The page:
A protester chants anti-Morsi slogans in front of the presidential palace in Cairo, December 4, 2012 (Photo credit: Asmaa Waguih/Reuters).

On Thursday, December 6, 2012, late in the evening, Mohamed Morsi finally addressed the Egyptian nation to speak about the political crisis his constitutional decree sparked and about the violent clashes between his supporters and opponents.

Morsi’s speech was remarkable for its incredibly narrow vision of democracy and for revealing the president’s deafness to the anger his constitutional decree had caused.

The speech was pre-recorded and aired on Egyptian state television. In the backdrop, the state seal with its military eagle and the flag hanging to Morsi’s right evoked memories of Hosni Mubarak’s address nearly two years ago to a heaving and angry nation.

The decision to mimic this scene (or the complete ignorance of parallels to it) is bizarre. Perhaps Morsi wanted to channel the solemnity of his position, drawing on Egypt’s rich tradition of presidential oration started by Gamal Abdel Nasser.

Morsi attempted to rise above the chaos of the moment, calling for national dialogue and making clear he would not rescind the decree. He called on Egyptians to act reasonably and condemned the destruction of public and private property, the halting of traffic, and the attempts by “infiltrators” to overthrow the will of the people.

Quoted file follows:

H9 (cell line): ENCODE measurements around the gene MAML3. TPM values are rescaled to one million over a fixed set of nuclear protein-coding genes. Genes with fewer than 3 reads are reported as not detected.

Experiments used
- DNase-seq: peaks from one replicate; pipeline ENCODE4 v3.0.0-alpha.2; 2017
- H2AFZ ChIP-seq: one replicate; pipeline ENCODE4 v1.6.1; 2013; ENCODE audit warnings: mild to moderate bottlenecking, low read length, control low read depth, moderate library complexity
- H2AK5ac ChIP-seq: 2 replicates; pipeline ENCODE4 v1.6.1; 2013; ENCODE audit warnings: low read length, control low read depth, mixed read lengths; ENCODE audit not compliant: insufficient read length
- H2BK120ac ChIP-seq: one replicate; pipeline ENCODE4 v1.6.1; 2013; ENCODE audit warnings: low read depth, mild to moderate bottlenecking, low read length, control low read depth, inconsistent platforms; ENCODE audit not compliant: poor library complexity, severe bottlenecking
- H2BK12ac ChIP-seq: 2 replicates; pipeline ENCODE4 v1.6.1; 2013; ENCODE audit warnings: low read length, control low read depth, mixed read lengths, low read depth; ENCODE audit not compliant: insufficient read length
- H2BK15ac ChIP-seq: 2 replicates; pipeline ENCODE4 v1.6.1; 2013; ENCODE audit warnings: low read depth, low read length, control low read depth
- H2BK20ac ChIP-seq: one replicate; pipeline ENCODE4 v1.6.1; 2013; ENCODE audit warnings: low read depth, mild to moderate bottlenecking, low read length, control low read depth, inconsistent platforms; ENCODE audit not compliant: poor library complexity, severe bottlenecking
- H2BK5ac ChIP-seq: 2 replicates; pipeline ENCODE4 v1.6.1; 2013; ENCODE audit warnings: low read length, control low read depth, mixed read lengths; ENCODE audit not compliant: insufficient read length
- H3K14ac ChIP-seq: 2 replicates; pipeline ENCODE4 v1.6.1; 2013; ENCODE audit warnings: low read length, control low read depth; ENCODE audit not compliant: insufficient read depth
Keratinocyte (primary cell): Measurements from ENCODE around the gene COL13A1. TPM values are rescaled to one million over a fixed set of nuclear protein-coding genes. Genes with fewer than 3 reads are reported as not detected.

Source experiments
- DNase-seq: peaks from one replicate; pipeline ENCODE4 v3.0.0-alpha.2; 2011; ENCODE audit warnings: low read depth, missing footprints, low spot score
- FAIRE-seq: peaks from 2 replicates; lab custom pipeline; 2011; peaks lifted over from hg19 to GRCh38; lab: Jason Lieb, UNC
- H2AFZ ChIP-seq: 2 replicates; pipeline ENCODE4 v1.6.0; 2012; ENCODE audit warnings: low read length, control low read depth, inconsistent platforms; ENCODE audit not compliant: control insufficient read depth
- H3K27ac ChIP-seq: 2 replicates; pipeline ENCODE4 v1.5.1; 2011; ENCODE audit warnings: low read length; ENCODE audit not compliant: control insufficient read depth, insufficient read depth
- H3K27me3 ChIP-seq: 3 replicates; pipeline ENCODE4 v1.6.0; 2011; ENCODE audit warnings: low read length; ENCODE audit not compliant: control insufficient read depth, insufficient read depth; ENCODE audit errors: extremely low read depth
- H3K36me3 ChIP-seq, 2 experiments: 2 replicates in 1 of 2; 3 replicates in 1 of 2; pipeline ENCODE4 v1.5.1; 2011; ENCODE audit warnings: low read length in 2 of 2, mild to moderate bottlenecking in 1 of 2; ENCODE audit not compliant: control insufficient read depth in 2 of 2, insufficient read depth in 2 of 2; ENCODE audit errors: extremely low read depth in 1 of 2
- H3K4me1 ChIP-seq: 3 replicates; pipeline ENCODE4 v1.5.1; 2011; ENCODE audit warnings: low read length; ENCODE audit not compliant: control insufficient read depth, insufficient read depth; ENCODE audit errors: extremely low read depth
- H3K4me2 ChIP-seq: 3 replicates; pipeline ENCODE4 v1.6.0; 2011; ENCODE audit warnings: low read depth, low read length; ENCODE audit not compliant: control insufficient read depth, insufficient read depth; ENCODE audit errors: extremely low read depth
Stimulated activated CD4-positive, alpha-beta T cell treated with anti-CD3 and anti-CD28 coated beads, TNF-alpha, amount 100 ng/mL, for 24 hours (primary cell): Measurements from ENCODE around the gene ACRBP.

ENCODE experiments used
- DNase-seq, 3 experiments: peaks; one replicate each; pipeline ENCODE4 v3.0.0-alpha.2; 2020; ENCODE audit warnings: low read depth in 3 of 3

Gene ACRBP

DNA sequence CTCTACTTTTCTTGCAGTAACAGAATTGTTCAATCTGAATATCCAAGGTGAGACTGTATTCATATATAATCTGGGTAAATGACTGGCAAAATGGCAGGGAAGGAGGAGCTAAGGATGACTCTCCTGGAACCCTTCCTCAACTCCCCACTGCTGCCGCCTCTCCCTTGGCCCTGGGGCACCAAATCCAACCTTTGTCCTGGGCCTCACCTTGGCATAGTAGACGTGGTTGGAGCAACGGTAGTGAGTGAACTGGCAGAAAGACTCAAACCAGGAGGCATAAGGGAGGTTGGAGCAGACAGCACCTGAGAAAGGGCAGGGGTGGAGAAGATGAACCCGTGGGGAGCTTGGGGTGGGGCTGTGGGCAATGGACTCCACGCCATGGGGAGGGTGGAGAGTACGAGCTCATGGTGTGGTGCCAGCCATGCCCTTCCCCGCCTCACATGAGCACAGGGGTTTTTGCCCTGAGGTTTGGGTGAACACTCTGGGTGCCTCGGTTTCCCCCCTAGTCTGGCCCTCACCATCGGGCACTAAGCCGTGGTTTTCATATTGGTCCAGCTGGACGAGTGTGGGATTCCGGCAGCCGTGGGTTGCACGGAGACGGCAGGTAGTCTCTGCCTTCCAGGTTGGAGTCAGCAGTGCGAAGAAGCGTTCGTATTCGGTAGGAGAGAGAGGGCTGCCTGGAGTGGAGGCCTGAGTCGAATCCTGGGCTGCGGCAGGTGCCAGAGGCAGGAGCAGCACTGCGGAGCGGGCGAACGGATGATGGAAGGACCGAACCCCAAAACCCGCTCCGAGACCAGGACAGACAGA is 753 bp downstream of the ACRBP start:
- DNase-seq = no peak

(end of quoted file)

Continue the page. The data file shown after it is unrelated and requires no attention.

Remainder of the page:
This last statement referred to calls for his ouster. While hearing the peoples’ voice at the ballot box, Morsi seemed to delegitimize the voices of those protesting his consolidation of power and the rushed constitutional referendum. At one point in his speech, Morsi asked: does not democracy mean that the minority should accept the will of the majority?

Mustering all of his bluster, Morsi warned of the “tarf al-talath,” the third party in literal translation, that is using “their corrupt money to support crime.” According to Morsi, these people have hired and armed thugs, and have been behind the massacres at Maspero, Mohamad Mahmoud, Maglis al-Wazira, and Port Said.

This is a heart-wrenching claim. Either the president of Egypt truly believes, despite video evidence and eye-witness testimonies, that some foreign or corrupt faction has incited and funded these horrible incidents of violence, or he is lying.

Once again, the nation holds its breadth in anticipation of more violence. The political opposition, united behind Mohamad el-Baradei, has called for the president to rescind his decree and postpone the constitutional referendum. For his part, Morsi invited all political parties, legal experts, revolutionary youth, and major organizations to join him to discuss a way forward at the presidential palace on December 8, 2012.

The question is, can Morsi lead the way for Egypt out of this zero-sum game? Unfortunately, it does not likely.